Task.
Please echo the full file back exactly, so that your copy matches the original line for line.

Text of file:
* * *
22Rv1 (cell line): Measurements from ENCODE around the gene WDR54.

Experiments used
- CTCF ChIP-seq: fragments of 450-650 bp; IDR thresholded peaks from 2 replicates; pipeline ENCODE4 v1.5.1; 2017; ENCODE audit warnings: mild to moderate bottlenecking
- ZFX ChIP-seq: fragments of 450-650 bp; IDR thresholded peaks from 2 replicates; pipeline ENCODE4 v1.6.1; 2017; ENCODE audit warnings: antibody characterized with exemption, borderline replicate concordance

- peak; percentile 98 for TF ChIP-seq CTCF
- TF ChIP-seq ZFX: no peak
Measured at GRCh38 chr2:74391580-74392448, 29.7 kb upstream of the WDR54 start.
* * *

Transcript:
22Rv1 (cell line): Measurements from ENCODE around the gene WDR54.

Experiments used
- CTCF ChIP-seq: fragments of 450-650 bp; IDR thresholded peaks from 2 replicates; pipeline ENCODE4 v1.5.1; 2017; ENCODE audit warnings: mild to moderate bottlenecking
- ZFX ChIP-seq: fragments of 450-650 bp; IDR thresholded peaks from 2 replicates; pipeline ENCODE4 v1.6.1; 2017; ENCODE audit warnings: antibody characterized with exemption, borderline replicate concordance

- peak; percentile 98 for TF ChIP-seq CTCF
- TF ChIP-seq ZFX: no peak
Measured at GRCh38 chr2:74391580-74392448, 29.7 kb upstream of the WDR54 start.